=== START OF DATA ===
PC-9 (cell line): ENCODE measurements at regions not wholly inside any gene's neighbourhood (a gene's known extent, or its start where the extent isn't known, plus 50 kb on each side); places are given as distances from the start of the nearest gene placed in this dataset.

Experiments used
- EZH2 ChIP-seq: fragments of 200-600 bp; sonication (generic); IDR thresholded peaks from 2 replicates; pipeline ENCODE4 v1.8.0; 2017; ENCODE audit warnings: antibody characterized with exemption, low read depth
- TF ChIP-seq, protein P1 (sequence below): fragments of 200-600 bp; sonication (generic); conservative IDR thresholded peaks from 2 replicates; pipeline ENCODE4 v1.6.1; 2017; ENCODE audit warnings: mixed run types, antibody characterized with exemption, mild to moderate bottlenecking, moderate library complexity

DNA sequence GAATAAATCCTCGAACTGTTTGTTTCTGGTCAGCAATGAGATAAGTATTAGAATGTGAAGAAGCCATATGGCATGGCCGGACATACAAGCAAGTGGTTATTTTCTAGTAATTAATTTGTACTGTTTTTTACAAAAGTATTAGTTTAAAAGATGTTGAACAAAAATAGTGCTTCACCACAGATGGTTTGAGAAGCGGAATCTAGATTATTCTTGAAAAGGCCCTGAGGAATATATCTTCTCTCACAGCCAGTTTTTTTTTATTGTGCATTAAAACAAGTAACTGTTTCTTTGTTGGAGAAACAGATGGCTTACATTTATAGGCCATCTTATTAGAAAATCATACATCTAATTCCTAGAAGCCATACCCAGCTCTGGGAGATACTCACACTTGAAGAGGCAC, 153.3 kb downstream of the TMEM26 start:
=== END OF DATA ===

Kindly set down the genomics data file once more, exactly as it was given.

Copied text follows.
PC-9 (cell line): ENCODE measurements at regions not wholly inside any gene's neighbourhood (a gene's known extent, or its start where the extent isn't known, plus 50 kb on each side); places are given as distances from the start of the nearest gene placed in this dataset.

Experiments used
- EZH2 ChIP-seq: fragments of 200-600 bp; sonication (generic); IDR thresholded peaks from 2 replicates; pipeline ENCODE4 v1.8.0; 2017; ENCODE audit warnings: antibody characterized with exemption, low read depth
- TF ChIP-seq, protein P1 (sequence below): fragments of 200-600 bp; sonication (generic); conservative IDR thresholded peaks from 2 replicates; pipeline ENCODE4 v1.6.1; 2017; ENCODE audit warnings: mixed run types, antibody characterized with exemption, mild to moderate bottlenecking, moderate library complexity

DNA sequence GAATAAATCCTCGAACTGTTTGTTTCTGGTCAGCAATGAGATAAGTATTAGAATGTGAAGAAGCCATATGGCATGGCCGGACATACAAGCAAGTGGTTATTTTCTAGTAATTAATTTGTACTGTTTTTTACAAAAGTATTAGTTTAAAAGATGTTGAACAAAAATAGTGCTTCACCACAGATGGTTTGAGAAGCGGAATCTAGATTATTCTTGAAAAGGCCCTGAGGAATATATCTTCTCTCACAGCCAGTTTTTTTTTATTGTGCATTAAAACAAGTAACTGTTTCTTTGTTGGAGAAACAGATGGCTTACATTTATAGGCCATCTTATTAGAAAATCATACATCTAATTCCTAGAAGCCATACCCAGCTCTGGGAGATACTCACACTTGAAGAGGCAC, 153.3 kb downstream of the TMEM26 start: